Maybe George Bush will become a true free trader in his second term.
KONDRACKE: Up, Hispanics. Both political parties are going all out to reach Latino voters this election year, from the Republican National Committee's announcement this week that it's launching a monthly Spanish-language TV show, to House Democrats twice-weekly Hispanic lessons.
A recent Cook political report poll shows that Bush's job approval rating among Hispanics is in line with the overall rating of 72 percent, quite good. But in the congressional ballot test, Hispanics gravitate toward Democrats 50 to 41 percent.
Bush is going out of his way to woo Hispanics, not only by paying attention to them, by making Hispanic appointments, including some judicial ones that he wishes would get through the Senate, but also by being pretty liberal about, about immigration law.
But the, the, the Republicans in Congress have a less-generous image among Hispanics. They, they tend — some of them tend to be much more restrictionist as to immigration, and on economic policy, you know, insofar as Hispanics are not yet a prosperous group, I think they're still going to stick with the Democrats.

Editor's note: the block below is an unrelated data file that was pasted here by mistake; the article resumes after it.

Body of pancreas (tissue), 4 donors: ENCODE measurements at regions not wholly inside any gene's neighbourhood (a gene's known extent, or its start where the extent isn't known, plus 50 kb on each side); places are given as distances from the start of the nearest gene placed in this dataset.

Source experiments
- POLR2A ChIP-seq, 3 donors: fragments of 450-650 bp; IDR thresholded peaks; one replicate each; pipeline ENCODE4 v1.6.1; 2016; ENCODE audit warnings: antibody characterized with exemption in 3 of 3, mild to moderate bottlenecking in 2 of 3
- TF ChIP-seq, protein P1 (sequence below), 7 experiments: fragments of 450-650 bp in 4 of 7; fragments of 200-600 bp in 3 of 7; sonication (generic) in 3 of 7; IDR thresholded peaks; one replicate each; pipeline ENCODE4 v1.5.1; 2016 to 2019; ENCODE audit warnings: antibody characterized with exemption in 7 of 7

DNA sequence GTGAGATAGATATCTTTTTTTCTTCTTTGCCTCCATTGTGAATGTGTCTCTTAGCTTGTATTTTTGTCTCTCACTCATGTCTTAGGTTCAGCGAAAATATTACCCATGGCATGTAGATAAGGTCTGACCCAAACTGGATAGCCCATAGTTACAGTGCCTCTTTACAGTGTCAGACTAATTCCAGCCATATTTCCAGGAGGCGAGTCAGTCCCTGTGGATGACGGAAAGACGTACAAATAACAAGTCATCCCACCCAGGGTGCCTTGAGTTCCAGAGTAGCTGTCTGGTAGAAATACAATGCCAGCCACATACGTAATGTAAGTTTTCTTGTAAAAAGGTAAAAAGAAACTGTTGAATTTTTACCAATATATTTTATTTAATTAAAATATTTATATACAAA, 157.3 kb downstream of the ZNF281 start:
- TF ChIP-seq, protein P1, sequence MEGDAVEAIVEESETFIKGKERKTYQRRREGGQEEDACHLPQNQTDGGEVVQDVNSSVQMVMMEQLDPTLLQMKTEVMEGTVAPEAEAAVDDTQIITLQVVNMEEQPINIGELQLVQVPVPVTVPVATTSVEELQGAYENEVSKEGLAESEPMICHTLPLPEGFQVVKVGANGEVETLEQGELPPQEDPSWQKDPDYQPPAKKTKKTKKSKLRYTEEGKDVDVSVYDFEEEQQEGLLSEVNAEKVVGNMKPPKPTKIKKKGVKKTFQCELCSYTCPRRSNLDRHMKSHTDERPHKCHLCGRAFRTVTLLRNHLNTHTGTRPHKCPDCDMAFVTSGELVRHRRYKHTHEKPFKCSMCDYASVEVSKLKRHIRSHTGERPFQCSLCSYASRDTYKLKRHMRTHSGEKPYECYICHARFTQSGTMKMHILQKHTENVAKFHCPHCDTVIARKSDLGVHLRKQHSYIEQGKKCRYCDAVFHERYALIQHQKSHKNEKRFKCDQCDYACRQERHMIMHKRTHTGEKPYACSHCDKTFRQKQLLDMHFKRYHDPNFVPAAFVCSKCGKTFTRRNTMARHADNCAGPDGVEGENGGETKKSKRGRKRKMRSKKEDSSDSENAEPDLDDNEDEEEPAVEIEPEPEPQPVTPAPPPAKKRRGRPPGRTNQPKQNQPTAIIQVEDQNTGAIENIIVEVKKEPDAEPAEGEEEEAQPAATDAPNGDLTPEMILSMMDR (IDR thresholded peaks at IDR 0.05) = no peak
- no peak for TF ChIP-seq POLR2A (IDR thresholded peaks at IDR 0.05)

SAMMON: You know it's driving the Democrats crazy that the first president who speaks Spanish routinely in public happens to be a Republican. Historically, most Hispanics, with the exception of the Cuban- Americans, have favored Democrats. That is why this is alarming to Democrats, because you see Bush not so much getting the whole Hispanic vote — he doesn't need to get the whole Hispanic vote — but if he can get a few more percentage points, he can make a difference in a tight election.
Remember, a successful politician is the guy who gets every vote he's supposed to get plus raids a few percentage points from his opponents' group.